Kate Burch, the principal and founder of Harvest Collegiate, points out that almost a third of the school’s students are in special education, and another third have serious academic needs. The money, she said, pays for bilingual teachers for English-language learners, case managers for special education students and extra tutoring for struggling students.

That leaves little for after-school clubs, additional teacher training, advanced electives or the full-time guidance counselor Burch would love to hire. “To do all those things just takes extra money, period,” she said.

Related: New York’s upstate cities have some of the worst schools in the country

The differential funding has perhaps the biggest effect on schools that aren’t considered elite enough to qualify for the bonus, but don’t have the deficits that bring in extra money.

They are places like Forest Hills High, in Queens, which does not get federal Title I funding, provided to schools with concentrated amounts of poverty (defined by the percentage of students eligible for free lunch). The Title I cutoff is around 60 percent; at Forest Hills, 53 percent are eligible, according to the principal, Ben Sherman.

Forest Hills High has 3,800 students, who attend school in three overlapping shifts. More than a third of the students are Hispanic, about a quarter are Asian and another quarter white; about 10 percent are black.

“What needs to be ‘specialized’ about academics? What does an English class at Millennium need that one at Park Slope Collegiate doesn’t?”

More than 500 require special education services, and almost 1,000 test below grade level. The school has a magnet program in the sciences that attracts students from across the city, but it also guarantees admission to those who live in the neighborhood.

“We are in deep financial pain right now,” said Sherman. The school gets $5,446 per student through the formula – this year.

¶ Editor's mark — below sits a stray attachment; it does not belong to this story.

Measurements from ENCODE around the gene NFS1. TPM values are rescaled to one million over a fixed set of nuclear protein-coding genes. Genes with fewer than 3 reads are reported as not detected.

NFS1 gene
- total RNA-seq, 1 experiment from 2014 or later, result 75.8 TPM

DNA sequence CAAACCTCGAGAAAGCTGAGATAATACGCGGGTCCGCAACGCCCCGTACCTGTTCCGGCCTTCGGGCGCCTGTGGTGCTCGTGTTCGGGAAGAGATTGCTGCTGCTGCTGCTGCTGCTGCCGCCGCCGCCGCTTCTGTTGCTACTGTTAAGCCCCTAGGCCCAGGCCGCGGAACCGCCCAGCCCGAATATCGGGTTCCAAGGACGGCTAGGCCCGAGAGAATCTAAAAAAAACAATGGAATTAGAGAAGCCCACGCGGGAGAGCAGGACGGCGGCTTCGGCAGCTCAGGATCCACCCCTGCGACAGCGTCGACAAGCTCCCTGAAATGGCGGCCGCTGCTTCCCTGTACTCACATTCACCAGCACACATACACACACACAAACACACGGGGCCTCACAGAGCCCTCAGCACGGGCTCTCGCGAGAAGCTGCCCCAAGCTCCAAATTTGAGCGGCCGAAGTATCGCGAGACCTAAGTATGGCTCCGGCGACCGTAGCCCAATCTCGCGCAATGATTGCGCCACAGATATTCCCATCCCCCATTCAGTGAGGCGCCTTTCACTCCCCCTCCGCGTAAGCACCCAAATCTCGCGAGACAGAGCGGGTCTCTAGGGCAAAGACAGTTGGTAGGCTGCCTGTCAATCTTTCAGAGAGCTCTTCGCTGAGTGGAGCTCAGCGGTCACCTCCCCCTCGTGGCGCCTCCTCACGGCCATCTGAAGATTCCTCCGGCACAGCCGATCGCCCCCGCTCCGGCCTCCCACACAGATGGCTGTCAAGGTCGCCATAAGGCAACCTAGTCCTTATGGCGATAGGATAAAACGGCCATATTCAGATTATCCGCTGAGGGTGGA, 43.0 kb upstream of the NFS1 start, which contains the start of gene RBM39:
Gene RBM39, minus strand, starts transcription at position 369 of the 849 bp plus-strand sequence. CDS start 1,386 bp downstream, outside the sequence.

Townsend Harris High School at Queens College in Flushing, gets the specialized academic bonus – and gets almost $600 more per student from the formula than Forest Hills does, even though it had only four students below grade level and two students learning English this school year, according to the department’s data.

Critics say the specialized academic schools have a financial advantage even without the city bonus: well-resourced and well-connected parents, who are tapped for supplementary money and oversee elaborate auctions that can raise tens of thousands of dollars.

In addition, Brooklyn Tech, Bronx Science and Stuyvesant maintain endowments of $13 million, $6 million and $2.4 million, respectively, to help fund extracurricular activities.

John B. King Jr., former secretary of education for Barack Obama, and now the leader of a nonpartisan research group called Education Trust, noted that resource disparities between the poorest and the wealthiest students are common across the country, often based on the different amounts of local funding that school districts can raise.

But policies like the specialized academic school bonus can lead to inequity even within the same school district, he said.

“This isn’t just a problem between districts,” King said. “The problem is compounded for the highest-need schools when they are shortchanged again by their districts’ funding systems.”

Former deputy chancellor Eric Nadelstern, who worked in the Department of Education when the bonus was written into the funding formula in 2007, supports the idea of providing extra funding for students identified as “gifted.”

But he proposes distributing that money differently. “The funding should follow the student, not the school,” Nadelstern said.